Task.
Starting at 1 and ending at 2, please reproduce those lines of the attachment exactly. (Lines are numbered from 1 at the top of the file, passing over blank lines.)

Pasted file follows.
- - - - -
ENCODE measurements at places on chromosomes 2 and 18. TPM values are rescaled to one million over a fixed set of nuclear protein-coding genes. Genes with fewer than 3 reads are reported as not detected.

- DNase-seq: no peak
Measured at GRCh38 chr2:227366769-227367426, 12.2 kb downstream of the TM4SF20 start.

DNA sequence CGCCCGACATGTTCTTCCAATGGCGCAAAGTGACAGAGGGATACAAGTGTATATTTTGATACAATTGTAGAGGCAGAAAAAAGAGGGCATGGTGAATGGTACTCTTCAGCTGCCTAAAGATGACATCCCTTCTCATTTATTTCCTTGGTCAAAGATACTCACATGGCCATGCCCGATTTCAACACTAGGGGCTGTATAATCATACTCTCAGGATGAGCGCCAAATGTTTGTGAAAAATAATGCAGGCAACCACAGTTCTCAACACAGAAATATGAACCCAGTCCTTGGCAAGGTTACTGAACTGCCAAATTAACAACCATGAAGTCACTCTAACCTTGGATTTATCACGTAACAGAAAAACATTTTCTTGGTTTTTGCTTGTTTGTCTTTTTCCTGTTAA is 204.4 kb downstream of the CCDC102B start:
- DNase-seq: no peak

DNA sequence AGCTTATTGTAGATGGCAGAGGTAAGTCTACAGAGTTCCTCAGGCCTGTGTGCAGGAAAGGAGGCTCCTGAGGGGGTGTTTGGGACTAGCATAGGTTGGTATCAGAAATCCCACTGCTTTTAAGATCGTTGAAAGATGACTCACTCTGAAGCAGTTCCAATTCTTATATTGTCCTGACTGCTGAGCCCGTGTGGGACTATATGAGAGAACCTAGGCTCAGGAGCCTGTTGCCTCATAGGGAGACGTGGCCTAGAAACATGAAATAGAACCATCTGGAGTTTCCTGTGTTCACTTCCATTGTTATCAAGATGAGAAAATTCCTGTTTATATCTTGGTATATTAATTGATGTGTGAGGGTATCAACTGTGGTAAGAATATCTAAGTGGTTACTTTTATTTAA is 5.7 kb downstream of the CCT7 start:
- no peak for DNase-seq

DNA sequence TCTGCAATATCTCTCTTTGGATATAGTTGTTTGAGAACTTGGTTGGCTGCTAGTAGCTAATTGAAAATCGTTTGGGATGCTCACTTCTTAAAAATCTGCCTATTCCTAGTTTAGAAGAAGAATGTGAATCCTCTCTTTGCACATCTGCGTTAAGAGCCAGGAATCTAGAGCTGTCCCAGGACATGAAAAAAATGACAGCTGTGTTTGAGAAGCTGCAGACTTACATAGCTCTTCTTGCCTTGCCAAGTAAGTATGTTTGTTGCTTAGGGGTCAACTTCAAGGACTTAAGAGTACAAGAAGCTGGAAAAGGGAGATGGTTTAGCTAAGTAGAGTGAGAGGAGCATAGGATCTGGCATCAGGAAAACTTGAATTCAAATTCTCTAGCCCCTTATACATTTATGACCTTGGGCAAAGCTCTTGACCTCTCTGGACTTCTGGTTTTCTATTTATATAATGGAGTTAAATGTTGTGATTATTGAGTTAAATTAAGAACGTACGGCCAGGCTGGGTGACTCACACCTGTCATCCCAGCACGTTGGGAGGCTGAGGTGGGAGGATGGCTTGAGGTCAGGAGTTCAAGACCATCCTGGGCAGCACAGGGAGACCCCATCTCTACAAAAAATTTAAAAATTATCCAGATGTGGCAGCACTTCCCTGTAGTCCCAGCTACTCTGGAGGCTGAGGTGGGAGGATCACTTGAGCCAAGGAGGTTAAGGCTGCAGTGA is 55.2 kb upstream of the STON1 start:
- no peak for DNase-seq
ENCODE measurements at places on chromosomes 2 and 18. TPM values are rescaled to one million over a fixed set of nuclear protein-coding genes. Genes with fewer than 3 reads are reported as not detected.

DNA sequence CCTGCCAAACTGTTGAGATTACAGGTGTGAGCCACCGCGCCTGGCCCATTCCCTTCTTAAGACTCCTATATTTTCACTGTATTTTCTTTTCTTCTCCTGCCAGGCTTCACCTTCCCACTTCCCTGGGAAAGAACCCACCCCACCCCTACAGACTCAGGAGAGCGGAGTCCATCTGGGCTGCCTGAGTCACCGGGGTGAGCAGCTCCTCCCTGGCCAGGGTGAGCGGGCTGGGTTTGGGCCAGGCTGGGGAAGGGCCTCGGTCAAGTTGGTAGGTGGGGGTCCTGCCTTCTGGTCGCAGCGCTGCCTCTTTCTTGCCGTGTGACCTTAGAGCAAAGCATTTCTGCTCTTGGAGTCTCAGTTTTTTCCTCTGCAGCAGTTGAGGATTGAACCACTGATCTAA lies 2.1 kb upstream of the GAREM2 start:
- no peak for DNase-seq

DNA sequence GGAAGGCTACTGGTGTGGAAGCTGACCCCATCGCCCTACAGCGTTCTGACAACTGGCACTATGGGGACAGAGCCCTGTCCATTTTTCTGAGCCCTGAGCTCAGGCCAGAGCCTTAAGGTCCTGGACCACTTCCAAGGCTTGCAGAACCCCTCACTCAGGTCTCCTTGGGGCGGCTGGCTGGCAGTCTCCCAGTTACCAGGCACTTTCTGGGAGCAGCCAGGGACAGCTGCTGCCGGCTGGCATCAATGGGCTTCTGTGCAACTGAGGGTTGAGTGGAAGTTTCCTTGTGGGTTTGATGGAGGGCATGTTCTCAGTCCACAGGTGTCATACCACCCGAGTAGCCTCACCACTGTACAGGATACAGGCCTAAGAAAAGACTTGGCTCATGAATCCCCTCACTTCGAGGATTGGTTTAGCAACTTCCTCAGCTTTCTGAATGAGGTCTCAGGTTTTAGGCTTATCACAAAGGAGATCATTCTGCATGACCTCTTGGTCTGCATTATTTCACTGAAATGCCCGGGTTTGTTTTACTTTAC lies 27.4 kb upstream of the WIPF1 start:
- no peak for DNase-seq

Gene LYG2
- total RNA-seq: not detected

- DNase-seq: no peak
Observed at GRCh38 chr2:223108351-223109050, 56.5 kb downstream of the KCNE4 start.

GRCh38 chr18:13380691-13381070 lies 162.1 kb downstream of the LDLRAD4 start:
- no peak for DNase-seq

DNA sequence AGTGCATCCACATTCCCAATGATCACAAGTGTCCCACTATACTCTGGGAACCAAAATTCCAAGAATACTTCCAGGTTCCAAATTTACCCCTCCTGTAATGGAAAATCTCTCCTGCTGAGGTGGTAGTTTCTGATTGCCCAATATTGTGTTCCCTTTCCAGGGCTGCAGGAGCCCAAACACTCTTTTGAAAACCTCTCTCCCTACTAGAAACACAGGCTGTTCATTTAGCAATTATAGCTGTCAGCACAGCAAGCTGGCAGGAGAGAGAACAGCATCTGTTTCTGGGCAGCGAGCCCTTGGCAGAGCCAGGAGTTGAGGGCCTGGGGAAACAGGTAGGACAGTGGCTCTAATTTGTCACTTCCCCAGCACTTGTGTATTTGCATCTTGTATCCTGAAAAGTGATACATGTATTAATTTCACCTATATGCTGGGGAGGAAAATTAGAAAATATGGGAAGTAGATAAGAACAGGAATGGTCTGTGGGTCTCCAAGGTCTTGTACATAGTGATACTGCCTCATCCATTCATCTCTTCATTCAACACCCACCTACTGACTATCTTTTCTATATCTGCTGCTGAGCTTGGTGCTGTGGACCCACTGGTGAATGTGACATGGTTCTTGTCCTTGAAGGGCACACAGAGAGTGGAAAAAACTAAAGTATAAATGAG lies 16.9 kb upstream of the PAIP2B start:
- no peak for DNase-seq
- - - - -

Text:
ENCODE measurements at places on chromosomes 2 and 18. TPM values are rescaled to one million over a fixed set of nuclear protein-coding genes. Genes with fewer than 3 reads are reported as not detected.

- DNase-seq: no peak